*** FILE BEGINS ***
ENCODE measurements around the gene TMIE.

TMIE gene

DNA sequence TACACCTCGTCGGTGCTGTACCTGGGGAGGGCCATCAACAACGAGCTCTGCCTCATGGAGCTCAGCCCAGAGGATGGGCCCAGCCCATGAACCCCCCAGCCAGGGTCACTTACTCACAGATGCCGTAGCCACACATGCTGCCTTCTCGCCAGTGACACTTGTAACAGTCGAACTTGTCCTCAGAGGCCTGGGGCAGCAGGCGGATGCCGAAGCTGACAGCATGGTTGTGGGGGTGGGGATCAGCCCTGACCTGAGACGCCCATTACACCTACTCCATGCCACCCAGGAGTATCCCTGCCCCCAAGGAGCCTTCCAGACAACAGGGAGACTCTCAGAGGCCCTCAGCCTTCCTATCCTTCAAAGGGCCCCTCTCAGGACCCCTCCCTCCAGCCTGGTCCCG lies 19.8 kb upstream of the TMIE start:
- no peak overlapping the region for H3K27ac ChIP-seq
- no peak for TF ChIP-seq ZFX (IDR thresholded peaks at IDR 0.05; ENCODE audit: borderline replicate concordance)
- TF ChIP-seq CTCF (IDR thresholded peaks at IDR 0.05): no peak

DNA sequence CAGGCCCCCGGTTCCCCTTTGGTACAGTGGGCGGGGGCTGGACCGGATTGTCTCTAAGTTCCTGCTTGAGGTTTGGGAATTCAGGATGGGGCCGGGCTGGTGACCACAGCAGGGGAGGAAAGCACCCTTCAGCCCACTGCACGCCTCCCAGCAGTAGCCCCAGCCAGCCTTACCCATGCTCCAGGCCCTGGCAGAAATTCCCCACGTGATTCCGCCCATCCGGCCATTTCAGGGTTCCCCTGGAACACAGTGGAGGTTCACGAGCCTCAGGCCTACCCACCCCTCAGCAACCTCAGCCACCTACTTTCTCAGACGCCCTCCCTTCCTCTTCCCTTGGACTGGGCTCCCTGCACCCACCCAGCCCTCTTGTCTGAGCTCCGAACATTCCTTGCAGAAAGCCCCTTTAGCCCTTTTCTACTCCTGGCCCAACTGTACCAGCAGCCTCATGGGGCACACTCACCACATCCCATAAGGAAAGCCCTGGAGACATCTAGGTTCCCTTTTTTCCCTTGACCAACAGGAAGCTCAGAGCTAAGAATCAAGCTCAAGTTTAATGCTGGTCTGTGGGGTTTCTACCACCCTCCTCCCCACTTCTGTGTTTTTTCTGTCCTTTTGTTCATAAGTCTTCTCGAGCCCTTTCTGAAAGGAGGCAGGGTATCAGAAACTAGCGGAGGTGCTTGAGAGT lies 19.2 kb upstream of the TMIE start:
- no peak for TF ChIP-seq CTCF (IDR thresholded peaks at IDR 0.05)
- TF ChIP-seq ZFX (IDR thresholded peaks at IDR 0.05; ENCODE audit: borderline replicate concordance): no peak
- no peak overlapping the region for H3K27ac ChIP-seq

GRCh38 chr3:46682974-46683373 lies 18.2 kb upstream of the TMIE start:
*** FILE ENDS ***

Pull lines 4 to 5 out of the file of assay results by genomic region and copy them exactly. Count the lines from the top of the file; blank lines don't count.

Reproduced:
- no peak overlapping the region for H3K27ac ChIP-seq
- no peak for TF ChIP-seq ZFX (IDR thresholded peaks at IDR 0.05; ENCODE audit: borderline replicate concordance)